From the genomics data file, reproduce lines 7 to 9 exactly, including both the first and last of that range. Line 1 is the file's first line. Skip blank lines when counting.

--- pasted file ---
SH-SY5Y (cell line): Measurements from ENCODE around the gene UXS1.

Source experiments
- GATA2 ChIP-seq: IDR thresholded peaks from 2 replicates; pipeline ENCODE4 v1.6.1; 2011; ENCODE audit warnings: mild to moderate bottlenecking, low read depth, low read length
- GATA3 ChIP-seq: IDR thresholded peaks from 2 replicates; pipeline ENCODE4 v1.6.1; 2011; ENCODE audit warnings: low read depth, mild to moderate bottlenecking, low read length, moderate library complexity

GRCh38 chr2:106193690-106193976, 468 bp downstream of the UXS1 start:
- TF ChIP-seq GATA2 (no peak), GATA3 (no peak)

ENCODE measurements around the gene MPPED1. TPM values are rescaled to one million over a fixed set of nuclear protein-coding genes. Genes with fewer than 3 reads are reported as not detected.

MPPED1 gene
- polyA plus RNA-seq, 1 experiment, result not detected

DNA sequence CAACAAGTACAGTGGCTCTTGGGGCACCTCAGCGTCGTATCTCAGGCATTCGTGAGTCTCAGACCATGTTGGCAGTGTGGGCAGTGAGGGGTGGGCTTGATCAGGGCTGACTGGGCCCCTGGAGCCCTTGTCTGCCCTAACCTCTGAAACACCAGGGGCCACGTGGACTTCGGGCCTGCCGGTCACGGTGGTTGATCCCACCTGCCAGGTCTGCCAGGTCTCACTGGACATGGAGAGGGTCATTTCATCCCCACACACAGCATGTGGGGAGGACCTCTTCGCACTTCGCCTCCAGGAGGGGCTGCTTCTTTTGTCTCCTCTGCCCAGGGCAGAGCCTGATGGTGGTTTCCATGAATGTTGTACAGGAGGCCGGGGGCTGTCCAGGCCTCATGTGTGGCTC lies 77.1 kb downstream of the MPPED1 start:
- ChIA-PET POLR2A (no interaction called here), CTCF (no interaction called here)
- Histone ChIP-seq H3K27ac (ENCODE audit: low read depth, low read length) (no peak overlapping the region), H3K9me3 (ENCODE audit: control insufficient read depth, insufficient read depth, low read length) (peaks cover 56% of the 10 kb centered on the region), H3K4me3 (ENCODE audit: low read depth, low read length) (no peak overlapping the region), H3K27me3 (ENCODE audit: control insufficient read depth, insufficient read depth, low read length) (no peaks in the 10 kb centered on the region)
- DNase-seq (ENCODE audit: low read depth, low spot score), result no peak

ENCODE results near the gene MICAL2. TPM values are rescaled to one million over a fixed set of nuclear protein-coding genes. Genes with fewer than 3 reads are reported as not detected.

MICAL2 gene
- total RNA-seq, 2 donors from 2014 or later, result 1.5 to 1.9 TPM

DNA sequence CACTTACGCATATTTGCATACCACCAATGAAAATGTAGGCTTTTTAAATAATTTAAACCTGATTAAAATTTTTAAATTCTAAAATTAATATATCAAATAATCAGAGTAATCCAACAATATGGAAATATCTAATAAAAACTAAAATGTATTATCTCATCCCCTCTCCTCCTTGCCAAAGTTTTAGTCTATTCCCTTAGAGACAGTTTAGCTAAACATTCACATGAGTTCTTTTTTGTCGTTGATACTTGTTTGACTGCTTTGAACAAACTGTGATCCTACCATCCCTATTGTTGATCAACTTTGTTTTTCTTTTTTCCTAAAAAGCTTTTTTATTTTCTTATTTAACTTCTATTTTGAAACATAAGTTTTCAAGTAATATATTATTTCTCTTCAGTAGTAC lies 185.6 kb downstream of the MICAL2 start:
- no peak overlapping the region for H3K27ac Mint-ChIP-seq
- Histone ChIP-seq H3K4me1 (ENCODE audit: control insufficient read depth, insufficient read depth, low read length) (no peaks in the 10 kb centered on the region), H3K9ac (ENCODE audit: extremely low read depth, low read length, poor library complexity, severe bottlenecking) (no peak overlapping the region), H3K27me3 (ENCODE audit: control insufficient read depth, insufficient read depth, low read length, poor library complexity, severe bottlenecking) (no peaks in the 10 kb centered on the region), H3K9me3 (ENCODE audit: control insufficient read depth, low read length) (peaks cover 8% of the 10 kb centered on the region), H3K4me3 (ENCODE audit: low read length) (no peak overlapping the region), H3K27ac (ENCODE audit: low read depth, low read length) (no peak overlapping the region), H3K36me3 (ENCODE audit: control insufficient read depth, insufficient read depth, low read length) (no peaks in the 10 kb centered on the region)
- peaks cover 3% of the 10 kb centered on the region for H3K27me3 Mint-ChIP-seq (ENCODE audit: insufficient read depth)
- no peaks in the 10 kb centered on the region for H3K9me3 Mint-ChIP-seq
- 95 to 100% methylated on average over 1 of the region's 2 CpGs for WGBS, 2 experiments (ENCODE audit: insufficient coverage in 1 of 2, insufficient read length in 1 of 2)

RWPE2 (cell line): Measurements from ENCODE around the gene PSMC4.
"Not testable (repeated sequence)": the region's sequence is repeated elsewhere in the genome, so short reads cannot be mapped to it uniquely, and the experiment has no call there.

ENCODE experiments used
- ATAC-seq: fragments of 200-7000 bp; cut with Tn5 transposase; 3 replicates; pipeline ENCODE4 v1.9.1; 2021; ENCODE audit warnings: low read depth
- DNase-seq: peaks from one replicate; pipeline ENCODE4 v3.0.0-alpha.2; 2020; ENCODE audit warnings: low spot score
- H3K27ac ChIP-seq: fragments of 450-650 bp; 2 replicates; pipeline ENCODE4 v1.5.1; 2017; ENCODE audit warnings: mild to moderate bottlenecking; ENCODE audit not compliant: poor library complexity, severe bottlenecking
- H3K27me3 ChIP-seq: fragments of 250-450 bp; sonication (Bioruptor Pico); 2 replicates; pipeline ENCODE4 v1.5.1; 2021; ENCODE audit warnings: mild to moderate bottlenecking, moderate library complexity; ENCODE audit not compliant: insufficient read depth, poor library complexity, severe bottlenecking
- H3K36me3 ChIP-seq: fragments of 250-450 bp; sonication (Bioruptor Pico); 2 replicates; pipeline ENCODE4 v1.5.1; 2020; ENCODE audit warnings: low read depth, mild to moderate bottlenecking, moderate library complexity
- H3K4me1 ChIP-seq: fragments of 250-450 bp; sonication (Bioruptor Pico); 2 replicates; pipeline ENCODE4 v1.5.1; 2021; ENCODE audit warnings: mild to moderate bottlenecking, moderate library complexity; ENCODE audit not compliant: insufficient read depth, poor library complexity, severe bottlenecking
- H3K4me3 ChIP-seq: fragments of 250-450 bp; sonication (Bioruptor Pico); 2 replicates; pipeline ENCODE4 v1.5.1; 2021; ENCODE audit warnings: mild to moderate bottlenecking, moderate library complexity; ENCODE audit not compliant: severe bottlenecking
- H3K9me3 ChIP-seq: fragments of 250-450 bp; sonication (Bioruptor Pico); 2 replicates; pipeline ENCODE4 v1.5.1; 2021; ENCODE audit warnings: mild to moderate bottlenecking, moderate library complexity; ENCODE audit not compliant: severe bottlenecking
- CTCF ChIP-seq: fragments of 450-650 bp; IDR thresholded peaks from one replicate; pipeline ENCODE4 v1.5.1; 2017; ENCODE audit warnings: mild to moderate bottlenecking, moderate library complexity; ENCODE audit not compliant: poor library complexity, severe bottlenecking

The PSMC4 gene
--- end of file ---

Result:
ENCODE measurements around the gene MPPED1. TPM values are rescaled to one million over a fixed set of nuclear protein-coding genes. Genes with fewer than 3 reads are reported as not detected.

MPPED1 gene
- polyA plus RNA-seq, 1 experiment, result not detected